Philip Morris Suffers Worst Day in Ten Years

Philip Morris International stick plunged by 16% in the worst day the company has experienced since spinning off in 2008 from Altria. The share price drop came after PMI posted results for its latest quarter that were mixed and said growth of its heat-not-burn tobacco product IQOS had slowed in Japan.

iQOS warms up tobacco to temperatures that are high enough for an aerosol to be emitted, but not enough for any combustion, the process that makes conventional cigarette smoking so harmful. It is crucial to the strategy of PMI for moving beyond the conventional cigarette.

The product can now be purchased in over 30 markets. Japan has been touted by PMI as how much success iQOS could have. It is highly popular across the country, though during the just ended quarter, device sales slowed more than the company had expected, said CFO Martin King to analysts during a conference call following the results of earnings being released.

The company ended the quarter with adjusted earnings of $1 a share, topping the per share estimates of 90 cents by analysts. PMI came up short of estimates for revenue of $7.03 billion as it posted $6.90 million.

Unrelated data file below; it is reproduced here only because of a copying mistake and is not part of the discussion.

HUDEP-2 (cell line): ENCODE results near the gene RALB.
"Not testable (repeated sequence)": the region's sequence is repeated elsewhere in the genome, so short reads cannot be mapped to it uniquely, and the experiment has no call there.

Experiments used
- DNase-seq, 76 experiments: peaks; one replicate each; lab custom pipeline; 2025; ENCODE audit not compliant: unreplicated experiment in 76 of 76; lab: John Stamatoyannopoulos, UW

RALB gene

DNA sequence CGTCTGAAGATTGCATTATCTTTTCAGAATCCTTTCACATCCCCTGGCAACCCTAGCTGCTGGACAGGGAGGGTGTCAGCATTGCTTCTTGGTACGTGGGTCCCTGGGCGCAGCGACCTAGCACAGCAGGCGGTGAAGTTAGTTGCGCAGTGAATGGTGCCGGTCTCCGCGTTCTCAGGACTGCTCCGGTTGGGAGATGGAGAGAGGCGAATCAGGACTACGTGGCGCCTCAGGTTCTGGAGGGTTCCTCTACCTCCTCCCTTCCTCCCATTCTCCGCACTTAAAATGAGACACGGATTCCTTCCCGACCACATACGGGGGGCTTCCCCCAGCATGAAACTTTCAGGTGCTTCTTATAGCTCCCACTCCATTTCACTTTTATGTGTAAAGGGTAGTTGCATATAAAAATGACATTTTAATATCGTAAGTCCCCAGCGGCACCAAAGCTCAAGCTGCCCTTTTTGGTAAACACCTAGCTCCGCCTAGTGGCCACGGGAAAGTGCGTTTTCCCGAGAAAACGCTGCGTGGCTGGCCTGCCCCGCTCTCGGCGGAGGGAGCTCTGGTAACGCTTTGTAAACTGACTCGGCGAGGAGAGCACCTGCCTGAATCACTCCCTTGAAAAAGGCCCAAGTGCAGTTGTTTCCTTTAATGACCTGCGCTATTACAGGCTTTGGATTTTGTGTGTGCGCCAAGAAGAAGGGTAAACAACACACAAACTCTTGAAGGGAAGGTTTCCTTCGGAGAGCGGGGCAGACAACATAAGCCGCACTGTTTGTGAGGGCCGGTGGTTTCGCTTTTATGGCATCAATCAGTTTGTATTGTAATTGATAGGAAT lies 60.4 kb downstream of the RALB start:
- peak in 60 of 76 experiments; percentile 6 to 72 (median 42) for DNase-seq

PMI had been anticipating growth in the market would plateau during 2018, because the company was aware it was nearing a saturation point for early adopters. However, it came earlier this year than was foreseen, but that is not unusual, said the CFO.

The PMI CFO said the company does not know what the length of the plateau will be, but will adjust accordingly including speeding up initiatives to earlier in 2018 and adjust its messages to consumers.

Since it launched in the latter part of 2014 in Japan, PMI has grown to a market share of 16%, which the CFO called absolutely phenomenal.

Because the company is not seeing any surge in sales of devices, then sales of heatsticks, the tobacco sticks inside the iQOS device, will likely be lower as well, than was forecasted at the end of 2018.

If the situation persists in Japan, he added, the volume of sales would likely be closer to between 55 billion and 60 billion rather than the previously released estimate of 60 billion.

Currently PMI is waiting for the U.S. Food & Drug Administration to make a decision on whether it can sell the iQOS and promote it as being a less risky option to conventional cigarettes.